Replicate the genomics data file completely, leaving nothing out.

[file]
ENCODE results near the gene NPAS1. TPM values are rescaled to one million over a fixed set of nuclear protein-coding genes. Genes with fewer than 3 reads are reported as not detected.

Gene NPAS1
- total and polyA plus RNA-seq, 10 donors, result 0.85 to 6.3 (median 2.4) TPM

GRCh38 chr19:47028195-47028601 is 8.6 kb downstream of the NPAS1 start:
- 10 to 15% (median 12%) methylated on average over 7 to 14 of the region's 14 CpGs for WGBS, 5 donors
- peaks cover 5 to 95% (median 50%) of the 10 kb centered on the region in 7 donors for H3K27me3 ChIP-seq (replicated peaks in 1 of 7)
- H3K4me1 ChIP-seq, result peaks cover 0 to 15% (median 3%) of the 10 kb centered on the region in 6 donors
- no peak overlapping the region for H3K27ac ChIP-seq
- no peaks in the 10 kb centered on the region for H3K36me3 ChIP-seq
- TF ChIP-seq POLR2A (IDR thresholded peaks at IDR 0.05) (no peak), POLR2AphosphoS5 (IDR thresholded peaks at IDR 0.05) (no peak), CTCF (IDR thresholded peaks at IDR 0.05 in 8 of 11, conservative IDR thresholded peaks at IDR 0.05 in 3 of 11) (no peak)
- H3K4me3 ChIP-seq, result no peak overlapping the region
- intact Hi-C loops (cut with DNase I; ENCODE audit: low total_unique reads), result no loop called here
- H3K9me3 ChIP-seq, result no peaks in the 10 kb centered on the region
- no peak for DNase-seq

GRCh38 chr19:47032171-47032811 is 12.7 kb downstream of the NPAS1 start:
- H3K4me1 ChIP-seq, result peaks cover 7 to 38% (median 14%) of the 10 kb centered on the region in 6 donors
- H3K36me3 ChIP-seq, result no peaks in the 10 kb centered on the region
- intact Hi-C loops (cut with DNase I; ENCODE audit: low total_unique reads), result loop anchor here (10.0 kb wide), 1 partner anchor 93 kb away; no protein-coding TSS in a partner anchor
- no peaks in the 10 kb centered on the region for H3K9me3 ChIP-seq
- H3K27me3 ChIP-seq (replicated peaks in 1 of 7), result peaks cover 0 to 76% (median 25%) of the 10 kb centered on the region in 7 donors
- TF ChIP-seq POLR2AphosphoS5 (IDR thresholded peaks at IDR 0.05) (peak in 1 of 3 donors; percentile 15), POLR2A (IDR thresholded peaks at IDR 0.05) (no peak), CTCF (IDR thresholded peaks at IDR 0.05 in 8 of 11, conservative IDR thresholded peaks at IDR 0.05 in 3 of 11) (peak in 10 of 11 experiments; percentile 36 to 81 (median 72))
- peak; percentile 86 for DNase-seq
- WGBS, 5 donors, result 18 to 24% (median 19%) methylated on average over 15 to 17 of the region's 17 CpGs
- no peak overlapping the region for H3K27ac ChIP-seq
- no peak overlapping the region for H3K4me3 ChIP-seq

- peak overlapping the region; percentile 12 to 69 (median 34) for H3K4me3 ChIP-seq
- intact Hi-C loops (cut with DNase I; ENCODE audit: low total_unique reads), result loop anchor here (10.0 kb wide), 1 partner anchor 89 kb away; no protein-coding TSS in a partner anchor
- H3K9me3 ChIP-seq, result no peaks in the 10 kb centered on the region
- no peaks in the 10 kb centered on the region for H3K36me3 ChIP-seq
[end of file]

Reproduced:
ENCODE results near the gene NPAS1. TPM values are rescaled to one million over a fixed set of nuclear protein-coding genes. Genes with fewer than 3 reads are reported as not detected.

Gene NPAS1
- total and polyA plus RNA-seq, 10 donors, result 0.85 to 6.3 (median 2.4) TPM

GRCh38 chr19:47028195-47028601 is 8.6 kb downstream of the NPAS1 start:
- 10 to 15% (median 12%) methylated on average over 7 to 14 of the region's 14 CpGs for WGBS, 5 donors
- peaks cover 5 to 95% (median 50%) of the 10 kb centered on the region in 7 donors for H3K27me3 ChIP-seq (replicated peaks in 1 of 7)
- H3K4me1 ChIP-seq, result peaks cover 0 to 15% (median 3%) of the 10 kb centered on the region in 6 donors
- no peak overlapping the region for H3K27ac ChIP-seq
- no peaks in the 10 kb centered on the region for H3K36me3 ChIP-seq
- TF ChIP-seq POLR2A (IDR thresholded peaks at IDR 0.05) (no peak), POLR2AphosphoS5 (IDR thresholded peaks at IDR 0.05) (no peak), CTCF (IDR thresholded peaks at IDR 0.05 in 8 of 11, conservative IDR thresholded peaks at IDR 0.05 in 3 of 11) (no peak)
- H3K4me3 ChIP-seq, result no peak overlapping the region
- intact Hi-C loops (cut with DNase I; ENCODE audit: low total_unique reads), result no loop called here
- H3K9me3 ChIP-seq, result no peaks in the 10 kb centered on the region
- no peak for DNase-seq

GRCh38 chr19:47032171-47032811 is 12.7 kb downstream of the NPAS1 start:
- H3K4me1 ChIP-seq, result peaks cover 7 to 38% (median 14%) of the 10 kb centered on the region in 6 donors
- H3K36me3 ChIP-seq, result no peaks in the 10 kb centered on the region
- intact Hi-C loops (cut with DNase I; ENCODE audit: low total_unique reads), result loop anchor here (10.0 kb wide), 1 partner anchor 93 kb away; no protein-coding TSS in a partner anchor
- no peaks in the 10 kb centered on the region for H3K9me3 ChIP-seq
- H3K27me3 ChIP-seq (replicated peaks in 1 of 7), result peaks cover 0 to 76% (median 25%) of the 10 kb centered on the region in 7 donors
- TF ChIP-seq POLR2AphosphoS5 (IDR thresholded peaks at IDR 0.05) (peak in 1 of 3 donors; percentile 15), POLR2A (IDR thresholded peaks at IDR 0.05) (no peak), CTCF (IDR thresholded peaks at IDR 0.05 in 8 of 11, conservative IDR thresholded peaks at IDR 0.05 in 3 of 11) (peak in 10 of 11 experiments; percentile 36 to 81 (median 72))
- peak; percentile 86 for DNase-seq
- WGBS, 5 donors, result 18 to 24% (median 19%) methylated on average over 15 to 17 of the region's 17 CpGs
- no peak overlapping the region for H3K27ac ChIP-seq
- no peak overlapping the region for H3K4me3 ChIP-seq

- peak overlapping the region; percentile 12 to 69 (median 34) for H3K4me3 ChIP-seq
- intact Hi-C loops (cut with DNase I; ENCODE audit: low total_unique reads), result loop anchor here (10.0 kb wide), 1 partner anchor 89 kb away; no protein-coding TSS in a partner anchor
- H3K9me3 ChIP-seq, result no peaks in the 10 kb centered on the region
- no peaks in the 10 kb centered on the region for H3K36me3 ChIP-seq